Cooperation with NGOs depends on every project and topic of interest, but with the diversity of NGOs, some sort of collaboration with some organisation is always ongoing.

Regarding the youth, two projects stand out. „Our two most successful projects to date are Euroscola and European Parliament Ambassador School Programme (EPAS). Euroscola became so popular among all Croatian schools that whenever we had rounds of regional or national selections, we had over 100 schools competing for very limited quota to go to Strasbourg for a day at the European Parliament. Through Euroscola, we created a fantastic network of incredibly involved, active, hard-working schools all over Croatia. The EPAS program was launched in 2016, and today we have a wide network of over 50 high schools scattered across the country. They cooperate closely with us and follow the work of Croatian MEPs throughout the entire school year“, pointed out Simeonova Staničić.

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Senior EP Ambassadors © European Parliament Office in Zagreb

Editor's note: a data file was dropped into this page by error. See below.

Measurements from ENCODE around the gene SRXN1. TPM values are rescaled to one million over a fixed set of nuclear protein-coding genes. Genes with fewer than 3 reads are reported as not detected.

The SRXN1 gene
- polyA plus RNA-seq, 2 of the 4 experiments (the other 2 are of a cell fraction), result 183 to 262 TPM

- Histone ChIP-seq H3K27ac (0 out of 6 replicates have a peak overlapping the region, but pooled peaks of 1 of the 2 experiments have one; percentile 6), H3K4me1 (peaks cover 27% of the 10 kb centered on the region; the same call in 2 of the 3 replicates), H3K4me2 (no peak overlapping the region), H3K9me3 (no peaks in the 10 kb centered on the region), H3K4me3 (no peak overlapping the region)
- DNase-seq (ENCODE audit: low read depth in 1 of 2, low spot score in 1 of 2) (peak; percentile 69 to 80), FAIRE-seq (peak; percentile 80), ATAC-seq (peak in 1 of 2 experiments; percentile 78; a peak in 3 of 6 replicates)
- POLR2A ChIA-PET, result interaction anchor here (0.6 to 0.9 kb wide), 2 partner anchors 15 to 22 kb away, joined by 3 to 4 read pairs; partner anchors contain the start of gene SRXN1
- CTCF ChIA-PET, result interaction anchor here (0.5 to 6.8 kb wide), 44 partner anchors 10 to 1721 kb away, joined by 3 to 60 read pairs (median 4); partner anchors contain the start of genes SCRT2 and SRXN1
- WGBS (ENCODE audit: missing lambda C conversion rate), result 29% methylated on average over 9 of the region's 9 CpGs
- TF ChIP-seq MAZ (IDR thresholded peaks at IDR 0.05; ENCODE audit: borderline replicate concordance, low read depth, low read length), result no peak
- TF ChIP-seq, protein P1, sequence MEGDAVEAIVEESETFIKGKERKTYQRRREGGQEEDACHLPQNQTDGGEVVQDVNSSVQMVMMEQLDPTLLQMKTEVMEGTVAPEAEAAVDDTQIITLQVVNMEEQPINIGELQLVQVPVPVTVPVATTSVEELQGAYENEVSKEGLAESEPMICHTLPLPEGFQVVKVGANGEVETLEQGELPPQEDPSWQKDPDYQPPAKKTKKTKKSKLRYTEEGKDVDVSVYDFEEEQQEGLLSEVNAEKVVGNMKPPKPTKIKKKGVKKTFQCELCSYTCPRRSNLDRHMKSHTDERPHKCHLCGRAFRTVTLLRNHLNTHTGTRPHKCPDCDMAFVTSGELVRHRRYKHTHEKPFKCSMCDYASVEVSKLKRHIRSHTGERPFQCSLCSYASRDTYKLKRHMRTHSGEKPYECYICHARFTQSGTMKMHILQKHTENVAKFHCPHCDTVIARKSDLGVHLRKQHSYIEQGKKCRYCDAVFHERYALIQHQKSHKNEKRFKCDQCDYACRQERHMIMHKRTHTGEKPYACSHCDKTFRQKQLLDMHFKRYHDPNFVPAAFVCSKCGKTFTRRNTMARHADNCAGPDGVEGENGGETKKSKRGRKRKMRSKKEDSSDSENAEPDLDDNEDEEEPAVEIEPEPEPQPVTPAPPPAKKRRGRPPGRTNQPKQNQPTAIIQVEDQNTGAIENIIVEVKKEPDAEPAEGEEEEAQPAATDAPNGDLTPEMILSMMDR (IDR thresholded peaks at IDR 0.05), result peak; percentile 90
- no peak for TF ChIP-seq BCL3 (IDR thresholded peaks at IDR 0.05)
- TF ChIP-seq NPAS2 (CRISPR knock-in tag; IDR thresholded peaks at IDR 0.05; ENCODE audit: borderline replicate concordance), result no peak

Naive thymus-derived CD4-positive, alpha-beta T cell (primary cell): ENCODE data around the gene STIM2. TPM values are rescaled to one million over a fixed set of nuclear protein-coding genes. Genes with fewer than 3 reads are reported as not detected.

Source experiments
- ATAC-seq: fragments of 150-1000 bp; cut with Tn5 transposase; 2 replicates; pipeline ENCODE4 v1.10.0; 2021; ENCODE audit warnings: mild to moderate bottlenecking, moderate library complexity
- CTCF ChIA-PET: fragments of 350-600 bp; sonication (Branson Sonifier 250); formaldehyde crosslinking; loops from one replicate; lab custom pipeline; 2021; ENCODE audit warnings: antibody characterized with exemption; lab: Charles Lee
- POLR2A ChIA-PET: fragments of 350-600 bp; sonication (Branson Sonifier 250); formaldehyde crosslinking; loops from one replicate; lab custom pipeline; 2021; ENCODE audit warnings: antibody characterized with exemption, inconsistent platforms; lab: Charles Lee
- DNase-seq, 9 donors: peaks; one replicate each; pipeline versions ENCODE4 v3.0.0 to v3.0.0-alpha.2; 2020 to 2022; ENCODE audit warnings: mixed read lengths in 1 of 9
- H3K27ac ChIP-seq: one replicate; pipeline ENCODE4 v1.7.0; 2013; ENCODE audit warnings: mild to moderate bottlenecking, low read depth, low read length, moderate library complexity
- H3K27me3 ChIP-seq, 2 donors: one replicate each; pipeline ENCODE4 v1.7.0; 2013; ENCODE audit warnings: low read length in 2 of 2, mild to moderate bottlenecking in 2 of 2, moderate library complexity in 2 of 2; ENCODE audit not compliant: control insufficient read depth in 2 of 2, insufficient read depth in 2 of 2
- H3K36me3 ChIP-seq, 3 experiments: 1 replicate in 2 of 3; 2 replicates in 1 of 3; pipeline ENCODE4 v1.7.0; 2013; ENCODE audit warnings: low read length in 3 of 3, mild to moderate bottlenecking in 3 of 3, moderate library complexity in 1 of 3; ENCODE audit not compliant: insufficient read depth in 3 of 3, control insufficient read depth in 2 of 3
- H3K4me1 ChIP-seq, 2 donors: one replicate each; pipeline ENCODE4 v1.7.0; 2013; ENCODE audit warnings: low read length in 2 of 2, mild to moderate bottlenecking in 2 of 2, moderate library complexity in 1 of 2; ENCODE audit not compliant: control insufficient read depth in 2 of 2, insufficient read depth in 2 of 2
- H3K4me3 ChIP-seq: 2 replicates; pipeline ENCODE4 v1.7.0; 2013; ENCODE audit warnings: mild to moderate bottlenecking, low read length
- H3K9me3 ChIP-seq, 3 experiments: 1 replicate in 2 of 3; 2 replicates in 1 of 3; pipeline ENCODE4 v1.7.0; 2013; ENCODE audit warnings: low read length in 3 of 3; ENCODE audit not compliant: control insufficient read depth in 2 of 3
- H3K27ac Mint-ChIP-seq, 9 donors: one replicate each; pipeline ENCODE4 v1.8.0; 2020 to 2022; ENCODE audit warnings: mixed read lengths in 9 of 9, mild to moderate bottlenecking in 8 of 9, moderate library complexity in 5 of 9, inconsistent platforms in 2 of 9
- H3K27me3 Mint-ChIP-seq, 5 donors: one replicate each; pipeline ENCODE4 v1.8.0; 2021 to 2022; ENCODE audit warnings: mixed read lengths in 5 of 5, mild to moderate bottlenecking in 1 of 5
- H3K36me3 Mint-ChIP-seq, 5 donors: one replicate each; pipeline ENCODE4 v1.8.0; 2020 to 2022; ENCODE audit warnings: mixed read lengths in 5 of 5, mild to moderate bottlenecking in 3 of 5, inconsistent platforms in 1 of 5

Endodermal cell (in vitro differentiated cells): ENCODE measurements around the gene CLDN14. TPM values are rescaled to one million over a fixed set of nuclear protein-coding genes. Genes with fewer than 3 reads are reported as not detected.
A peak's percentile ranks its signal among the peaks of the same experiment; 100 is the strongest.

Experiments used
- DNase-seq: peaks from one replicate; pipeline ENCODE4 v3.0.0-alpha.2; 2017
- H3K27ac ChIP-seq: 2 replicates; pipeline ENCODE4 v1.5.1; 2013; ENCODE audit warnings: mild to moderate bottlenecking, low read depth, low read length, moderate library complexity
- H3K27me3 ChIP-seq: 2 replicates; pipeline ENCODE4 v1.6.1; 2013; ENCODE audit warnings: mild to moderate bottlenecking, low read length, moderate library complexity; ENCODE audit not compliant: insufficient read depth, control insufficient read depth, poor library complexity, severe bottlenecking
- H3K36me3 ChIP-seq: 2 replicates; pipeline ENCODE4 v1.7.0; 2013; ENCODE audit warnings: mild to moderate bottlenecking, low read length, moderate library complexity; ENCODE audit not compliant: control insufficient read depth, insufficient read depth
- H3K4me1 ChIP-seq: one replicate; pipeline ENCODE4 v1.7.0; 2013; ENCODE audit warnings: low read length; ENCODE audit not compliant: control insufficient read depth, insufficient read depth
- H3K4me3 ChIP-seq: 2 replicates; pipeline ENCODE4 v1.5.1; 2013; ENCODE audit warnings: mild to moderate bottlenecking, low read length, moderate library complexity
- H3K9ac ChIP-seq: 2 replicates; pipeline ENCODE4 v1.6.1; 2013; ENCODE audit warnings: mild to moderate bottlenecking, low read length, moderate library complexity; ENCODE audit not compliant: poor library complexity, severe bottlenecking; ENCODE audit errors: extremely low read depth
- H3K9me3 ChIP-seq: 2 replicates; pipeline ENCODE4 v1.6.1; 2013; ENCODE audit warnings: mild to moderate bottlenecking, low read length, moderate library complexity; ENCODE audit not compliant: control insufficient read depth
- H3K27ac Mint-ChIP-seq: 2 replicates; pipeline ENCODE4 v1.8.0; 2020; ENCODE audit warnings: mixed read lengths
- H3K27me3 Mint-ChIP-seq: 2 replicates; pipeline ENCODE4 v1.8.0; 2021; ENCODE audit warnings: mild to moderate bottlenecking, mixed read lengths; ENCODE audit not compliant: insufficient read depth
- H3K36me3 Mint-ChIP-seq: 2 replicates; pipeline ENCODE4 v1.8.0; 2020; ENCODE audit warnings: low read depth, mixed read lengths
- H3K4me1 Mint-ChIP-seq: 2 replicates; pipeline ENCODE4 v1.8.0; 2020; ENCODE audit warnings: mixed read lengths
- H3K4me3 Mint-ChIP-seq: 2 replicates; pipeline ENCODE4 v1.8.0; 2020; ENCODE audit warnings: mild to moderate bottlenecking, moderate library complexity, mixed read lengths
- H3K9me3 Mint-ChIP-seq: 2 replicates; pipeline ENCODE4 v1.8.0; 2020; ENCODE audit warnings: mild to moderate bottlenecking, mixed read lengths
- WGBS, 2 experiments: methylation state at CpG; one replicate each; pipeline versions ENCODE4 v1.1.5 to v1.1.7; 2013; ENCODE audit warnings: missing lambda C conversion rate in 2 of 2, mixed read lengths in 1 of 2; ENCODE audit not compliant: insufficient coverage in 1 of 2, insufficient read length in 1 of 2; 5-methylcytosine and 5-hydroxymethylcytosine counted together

Apart from media and citizens, the cooperation with the official bodies of the state is at a high level too.

„We collaborate very well with the Ministry of Foreign Affairs and other government institutions. For example, we cooperate when the delegation of the European Parliament comes to Croatia to work on a certain topic related to the upcoming legislation. This cooperation was particularly pronounced in the run-up to and during the first Croatian presidency of the Council of the European Union“, said Simeonova Staničić.

Particularly good collaboration is also made with the Croatian Parliament, a natural counterpart of the European Parliament. Currently, they are organizing the conference on the future of Europe, but also a more regular public award ceremony for the European Citizens’ Prize (established in 2008 by the EP to award individuals or groups that contributed to empowering European Integration).